This ever-expanding reference list provides background on a diverse spectrum of illustrators across time, cultures, and artistic styles.
Abbey was a portrait painter, muralist, and an illustrator of books and magazines.
An influential artist whose bold, black and white drawings came to define the Decadent movement in Britain.
Art teacher, commercial illustrator, and self-titled "Big Shot West Coast Artist."
Turn of the century magazine illustrator and creator of the “Christy Girl.”
Illustrator who revolutionized children's book design at the turn of the century.
Illustrator, greeting card designer, and brother of Walter Crane.
Illustrated Americans doing everyday activities.
Cartoonist famous for creating drawings of unnecessarily complex devices that perform a simple function.
Victorian illustrator known for her watercolors of children in the idyllic English countryside.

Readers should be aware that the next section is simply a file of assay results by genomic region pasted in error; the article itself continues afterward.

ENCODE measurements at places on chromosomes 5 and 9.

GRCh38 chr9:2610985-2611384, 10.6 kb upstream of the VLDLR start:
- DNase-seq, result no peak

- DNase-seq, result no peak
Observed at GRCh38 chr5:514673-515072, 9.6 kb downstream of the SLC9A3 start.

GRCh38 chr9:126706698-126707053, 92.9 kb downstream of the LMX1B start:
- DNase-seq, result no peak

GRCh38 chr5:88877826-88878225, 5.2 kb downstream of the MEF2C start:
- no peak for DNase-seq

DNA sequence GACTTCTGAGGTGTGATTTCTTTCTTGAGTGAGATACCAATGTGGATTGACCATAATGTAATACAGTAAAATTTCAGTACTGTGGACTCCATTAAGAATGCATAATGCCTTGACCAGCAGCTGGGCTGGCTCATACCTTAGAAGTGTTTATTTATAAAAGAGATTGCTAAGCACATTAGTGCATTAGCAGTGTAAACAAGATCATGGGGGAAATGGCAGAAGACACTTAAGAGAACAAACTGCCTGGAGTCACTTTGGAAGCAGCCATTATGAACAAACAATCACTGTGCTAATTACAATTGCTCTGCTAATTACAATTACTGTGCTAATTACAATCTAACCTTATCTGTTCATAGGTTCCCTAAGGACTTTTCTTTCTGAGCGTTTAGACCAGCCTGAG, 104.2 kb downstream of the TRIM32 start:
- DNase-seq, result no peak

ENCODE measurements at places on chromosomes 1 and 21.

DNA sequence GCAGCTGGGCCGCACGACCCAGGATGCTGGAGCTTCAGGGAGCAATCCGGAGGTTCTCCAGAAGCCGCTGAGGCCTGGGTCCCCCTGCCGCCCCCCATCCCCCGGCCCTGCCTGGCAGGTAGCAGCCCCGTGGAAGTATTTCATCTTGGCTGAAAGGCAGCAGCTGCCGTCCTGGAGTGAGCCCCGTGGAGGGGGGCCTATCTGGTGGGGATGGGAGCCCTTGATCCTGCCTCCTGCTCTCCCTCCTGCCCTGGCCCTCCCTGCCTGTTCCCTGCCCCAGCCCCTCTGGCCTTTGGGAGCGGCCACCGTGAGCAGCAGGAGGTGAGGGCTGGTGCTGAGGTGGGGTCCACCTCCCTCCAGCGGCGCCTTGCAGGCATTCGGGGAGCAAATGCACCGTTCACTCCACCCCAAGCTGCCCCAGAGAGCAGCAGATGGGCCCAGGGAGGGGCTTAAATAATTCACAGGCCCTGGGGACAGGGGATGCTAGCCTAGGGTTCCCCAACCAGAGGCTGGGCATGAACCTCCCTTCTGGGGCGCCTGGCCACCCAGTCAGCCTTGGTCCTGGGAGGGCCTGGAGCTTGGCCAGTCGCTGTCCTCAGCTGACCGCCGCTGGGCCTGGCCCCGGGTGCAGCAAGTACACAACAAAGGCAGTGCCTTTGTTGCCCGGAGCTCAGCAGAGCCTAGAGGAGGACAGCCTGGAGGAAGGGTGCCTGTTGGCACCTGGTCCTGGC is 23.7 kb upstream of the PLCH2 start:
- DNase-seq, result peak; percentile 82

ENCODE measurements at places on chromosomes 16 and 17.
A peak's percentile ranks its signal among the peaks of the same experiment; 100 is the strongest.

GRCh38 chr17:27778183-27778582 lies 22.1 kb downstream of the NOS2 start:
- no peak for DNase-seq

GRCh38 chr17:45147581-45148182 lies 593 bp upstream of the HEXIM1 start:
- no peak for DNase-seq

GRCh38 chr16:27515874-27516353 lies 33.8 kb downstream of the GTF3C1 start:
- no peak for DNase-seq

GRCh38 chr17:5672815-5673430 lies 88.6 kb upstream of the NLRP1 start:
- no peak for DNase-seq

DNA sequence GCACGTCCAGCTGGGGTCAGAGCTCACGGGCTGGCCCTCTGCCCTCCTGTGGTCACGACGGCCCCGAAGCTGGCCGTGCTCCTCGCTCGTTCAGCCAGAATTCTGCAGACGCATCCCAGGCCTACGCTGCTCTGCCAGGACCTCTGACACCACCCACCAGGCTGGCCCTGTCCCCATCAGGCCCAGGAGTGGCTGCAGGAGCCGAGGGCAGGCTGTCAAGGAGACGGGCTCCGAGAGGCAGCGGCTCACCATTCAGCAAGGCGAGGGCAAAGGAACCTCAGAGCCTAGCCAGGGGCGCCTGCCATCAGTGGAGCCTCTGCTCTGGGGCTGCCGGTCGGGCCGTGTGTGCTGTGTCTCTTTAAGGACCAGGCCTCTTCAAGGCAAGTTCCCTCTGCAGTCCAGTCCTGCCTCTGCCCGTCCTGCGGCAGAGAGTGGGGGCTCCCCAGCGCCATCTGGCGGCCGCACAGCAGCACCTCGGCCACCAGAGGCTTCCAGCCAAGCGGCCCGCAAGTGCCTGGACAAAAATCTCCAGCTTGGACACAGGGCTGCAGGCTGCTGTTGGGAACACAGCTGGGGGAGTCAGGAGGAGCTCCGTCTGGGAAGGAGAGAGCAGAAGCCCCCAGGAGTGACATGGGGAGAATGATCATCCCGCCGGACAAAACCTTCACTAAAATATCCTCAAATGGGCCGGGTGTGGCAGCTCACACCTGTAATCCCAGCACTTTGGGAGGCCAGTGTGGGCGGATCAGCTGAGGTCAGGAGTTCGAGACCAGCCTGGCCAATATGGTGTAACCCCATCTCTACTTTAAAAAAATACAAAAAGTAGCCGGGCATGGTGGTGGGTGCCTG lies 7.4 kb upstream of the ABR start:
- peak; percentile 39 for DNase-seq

Known for detailed renderings of automobiles and trains.
American illustrator for "The Saturday Evening Post," "Time," and "Liberty" magazines.
Ground-breaking illustrator most famous for her Kewpie creations.
Golden Age illustrator, muralist, and stained glass artist.
Maxfield Parrish illustrated poetic narratives set in other-worldly landscapes.
Creates children's picture books using traditional and digital techniques.
A distinguished American illustrator and teacher during the late 19th century.
Best-known for his Boy Scout paintings and "Saturday Evening Post" covers, he inspired generations of Americans.
Prolific illustrator of magazines from the 1940s through the 1960s.
Illustrator of fairytale picture books and young adult novels.
Illustrator and cartoonist who worked at "Punch;" best known for illustrating Winnie the Pooh.